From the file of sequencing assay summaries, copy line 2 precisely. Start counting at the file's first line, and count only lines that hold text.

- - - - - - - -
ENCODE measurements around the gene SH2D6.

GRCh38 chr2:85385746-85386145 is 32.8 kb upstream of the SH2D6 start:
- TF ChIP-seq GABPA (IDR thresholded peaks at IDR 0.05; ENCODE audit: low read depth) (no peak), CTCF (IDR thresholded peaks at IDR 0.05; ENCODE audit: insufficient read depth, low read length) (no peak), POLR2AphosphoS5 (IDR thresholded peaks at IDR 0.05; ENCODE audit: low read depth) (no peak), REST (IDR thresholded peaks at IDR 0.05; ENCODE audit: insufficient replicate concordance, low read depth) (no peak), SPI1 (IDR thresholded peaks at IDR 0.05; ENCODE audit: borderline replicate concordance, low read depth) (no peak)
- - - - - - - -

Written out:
GRCh38 chr2:85385746-85386145 is 32.8 kb upstream of the SH2D6 start: